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Monthly Survey of Manufacturing, July 2015

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Released: 2015-09-16

Manufacturing sales rose 1.7% to $52.2 billion in July, as sales in the motor vehicle parts and motor vehicle assembly industries increased. The gain follows revised increases of 0.7% in May and 1.5% in June.

The advance in July mostly reflected a higher volume of goods sold, as constant dollar sales increased 1.1%.

Chart 1  Chart 1: Manufacturing sales rise in July
Manufacturing sales rise in July

Motor vehicle parts and assembly rise on shorter scheduled shutdowns

Higher sales of motor vehicle parts and motor vehicles were responsible for almost two-thirds of the national increase in July. Gains in food products and fabricated metal products bolstered the advance. Lower sales of primary metals offset a portion of the growth.

Sales of motor vehicle parts rose 12.1% to $2.6 billion in July, following a 0.4% decline in June. Canadian parts manufacturers supply domestic, American and Mexican assembly plants. In July, scheduled shutdowns for North American assembly plants were shorter than in previous years. Sales in the motor vehicle assembly industry rose 5.6% to $5.3 billion, a third consecutive increase.

Overall, 12 out of 21 industries reported higher sales, representing 62.8% of the manufacturing sector. Sales of food products rose 2.3% to $8.2 billion, reflecting widespread increases led by dairy manufacturers. Fabricated metal products rose 3.1% to $2.9 billion in July, following a 5.4% decrease in June.

Sales of primary metals fell 3.0% to $3.7 billion and moderated the overall gain. The industry has been generally trending downwards in 2015. In 2014, price-related gains in iron and steel mills and ferro-alloy manufacturing led to higher sales of primary metals. Conversely, lower prices for the sub-industry in 2015 have contributed to recent declines. For more information on the 2014 trend, see "Manufacturing: The Year 2014 in Review."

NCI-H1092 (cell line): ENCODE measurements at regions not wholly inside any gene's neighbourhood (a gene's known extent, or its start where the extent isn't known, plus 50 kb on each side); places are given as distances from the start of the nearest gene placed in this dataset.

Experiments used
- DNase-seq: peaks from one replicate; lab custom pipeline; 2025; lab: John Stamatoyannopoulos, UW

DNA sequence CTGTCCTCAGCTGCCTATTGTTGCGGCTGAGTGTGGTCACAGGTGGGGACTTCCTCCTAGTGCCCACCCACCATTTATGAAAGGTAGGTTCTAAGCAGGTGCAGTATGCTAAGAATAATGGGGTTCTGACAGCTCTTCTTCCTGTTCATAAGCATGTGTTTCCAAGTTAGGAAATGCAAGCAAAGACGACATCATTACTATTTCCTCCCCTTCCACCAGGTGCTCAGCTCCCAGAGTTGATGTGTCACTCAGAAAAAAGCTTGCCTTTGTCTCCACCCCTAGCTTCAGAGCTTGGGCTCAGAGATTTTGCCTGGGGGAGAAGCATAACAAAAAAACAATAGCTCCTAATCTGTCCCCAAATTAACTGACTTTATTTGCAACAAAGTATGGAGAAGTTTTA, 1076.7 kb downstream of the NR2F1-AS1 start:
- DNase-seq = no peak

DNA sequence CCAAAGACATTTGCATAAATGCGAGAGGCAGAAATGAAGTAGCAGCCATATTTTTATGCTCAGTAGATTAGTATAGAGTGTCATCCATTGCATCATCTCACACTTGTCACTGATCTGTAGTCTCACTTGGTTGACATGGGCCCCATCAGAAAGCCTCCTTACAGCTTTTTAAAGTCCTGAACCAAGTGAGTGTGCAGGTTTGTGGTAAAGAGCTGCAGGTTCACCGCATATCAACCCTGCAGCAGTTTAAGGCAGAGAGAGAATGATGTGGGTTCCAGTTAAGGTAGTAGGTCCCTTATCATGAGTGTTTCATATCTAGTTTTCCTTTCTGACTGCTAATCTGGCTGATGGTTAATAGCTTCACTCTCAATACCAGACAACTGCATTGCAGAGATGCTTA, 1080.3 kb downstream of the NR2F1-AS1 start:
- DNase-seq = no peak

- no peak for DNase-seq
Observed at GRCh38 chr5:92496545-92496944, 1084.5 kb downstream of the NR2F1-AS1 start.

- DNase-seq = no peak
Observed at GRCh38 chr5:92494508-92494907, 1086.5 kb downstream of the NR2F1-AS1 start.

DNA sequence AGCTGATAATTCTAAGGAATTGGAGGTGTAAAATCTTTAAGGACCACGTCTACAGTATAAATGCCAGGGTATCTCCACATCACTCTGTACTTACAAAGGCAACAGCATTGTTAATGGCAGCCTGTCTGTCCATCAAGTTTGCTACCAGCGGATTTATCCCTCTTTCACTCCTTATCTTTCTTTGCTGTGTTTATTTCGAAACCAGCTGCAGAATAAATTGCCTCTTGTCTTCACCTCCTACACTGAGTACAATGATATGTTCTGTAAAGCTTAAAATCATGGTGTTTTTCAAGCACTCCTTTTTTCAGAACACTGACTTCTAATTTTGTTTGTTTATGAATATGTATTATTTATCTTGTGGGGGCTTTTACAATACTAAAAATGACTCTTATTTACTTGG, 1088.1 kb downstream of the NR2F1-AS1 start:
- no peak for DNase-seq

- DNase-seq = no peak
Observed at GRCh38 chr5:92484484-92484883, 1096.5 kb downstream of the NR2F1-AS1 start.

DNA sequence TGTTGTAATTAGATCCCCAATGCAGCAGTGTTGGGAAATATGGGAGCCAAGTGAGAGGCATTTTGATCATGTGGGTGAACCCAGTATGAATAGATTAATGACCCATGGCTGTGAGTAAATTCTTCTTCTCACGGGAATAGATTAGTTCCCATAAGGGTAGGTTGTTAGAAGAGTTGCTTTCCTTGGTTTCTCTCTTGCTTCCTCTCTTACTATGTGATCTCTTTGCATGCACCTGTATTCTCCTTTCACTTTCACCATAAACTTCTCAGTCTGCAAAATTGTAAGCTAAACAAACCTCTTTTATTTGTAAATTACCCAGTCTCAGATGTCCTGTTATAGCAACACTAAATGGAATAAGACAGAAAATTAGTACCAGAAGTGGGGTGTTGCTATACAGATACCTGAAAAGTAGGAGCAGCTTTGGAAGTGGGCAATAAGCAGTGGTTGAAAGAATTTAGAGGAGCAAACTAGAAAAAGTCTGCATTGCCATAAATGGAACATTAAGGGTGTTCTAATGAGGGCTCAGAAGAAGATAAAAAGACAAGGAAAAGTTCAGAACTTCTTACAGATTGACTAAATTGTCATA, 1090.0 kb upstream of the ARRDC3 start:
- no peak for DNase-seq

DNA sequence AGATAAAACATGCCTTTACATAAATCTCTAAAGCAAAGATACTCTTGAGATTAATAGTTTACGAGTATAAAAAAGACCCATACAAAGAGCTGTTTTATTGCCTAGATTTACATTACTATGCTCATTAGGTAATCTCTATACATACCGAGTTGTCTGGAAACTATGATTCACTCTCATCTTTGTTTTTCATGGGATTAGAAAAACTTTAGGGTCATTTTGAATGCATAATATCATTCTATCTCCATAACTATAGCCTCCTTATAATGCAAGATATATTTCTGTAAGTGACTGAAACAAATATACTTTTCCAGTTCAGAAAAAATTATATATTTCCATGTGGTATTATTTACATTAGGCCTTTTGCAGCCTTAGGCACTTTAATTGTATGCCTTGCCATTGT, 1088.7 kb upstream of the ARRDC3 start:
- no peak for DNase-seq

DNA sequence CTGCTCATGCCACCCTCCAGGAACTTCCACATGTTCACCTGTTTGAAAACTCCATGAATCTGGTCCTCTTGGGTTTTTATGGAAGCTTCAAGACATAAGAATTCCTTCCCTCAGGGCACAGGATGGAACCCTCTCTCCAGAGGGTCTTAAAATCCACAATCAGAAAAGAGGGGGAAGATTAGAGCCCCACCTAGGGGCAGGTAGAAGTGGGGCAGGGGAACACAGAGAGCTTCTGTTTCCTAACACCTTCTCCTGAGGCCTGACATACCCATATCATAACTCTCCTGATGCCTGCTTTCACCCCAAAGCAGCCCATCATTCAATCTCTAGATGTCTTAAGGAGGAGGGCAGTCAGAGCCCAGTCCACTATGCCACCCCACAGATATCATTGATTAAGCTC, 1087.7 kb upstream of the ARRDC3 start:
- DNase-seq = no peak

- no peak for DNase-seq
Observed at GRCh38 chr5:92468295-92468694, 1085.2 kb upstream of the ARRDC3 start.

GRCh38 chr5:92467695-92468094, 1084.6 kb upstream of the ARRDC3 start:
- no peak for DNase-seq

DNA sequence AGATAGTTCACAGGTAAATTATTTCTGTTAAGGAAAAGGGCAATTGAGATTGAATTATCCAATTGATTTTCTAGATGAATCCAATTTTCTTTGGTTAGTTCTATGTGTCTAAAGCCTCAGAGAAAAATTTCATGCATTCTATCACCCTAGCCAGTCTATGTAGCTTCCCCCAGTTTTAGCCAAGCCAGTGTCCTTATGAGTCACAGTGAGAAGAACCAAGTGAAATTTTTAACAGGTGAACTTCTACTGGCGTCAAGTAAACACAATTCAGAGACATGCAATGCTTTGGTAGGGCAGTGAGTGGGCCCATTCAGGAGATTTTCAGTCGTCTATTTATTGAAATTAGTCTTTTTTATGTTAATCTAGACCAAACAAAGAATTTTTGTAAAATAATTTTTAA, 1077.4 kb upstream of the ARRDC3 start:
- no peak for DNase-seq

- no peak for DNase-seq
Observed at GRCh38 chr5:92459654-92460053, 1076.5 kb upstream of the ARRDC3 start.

Transportation in Ontario sustains the manufacturing sector

Higher sales in Ontario were responsible for the gains at the national level in July. Declines in Quebec and Alberta partially offset the increase.

Sales in Ontario rose 4.4% to $24.9 billion, with the gain in transportation equipment accounting for over three-quarters of the dollar gains. Following a 4.8% increase in June, sales of motor vehicles rose 6.0% to their highest level since November 2007. Sales of motor vehicle parts increased 12.5% in July. Production in the aerospace product and parts industry also rose in July.

Sales in Quebec fell 1.8% to $12.2 billion, following two consecutive gains. Production of aerospace product and parts fell 21.1% and was the main contributor to the decline. Aerospace production is much more volatile than the manufacturing sector as a whole; hence, the decline in July was not unusually large for the industry. Lower sales of primary metals (-5.4%) also contributed to the decline.

As a result of declines in multiple industries, sales fell 1.6% to $5.9 billion in Alberta. Sales of chemical products decreased 2.9% to $1.1 billion. In the primary metal industry, widespread declines among manufacturers led to a 20.6% drop in sales for the industry. Sales of machinery products decreased 4.0%, the fifth decline in 2015. The downward trend for the machinery industry in 2015 is partly related to lower sales of mining and oil and gas field machinery, a sub-industry with close ties to oil and gas extraction. After experiencing growth during the post-recession oil and gas boom, sales for this sub-industry declined 56.6% on an unadjusted basis from the December 2014 to July 2015.

Inventories rise

Inventories rose 1.1% to $72.9 billion in July. About three-quarters of the gain stemmed from higher inventories in the transportation equipment industry.

Aerospace product and parts inventories rose 3.8% to $8.6 billion in July, largely as a result of the gain in the value of the US dollar relative to the Canadian dollar over the course of the month. A substantial portion of inventories in the aerospace industry are held in US dollars.

Inventories advanced 11.3% in the motor vehicle industry, largely because of an increase in finished products held by manufacturers in the industry. In the motor vehicle parts industry, inventory levels rose 3.8%.

Chart 2  Chart 2: Inventories increase
Inventories increase

The inventory-to-sales ratio was unchanged from June and stood at 1.40 in July. The inventory-to-sales ratio is a measure of the time, in months, that would be required to exhaust inventories if sales were to remain at their current level.

Chart 3  Chart 3: The inventory-to-sales ratio is unchanged
The inventory-to-sales ratio is unchanged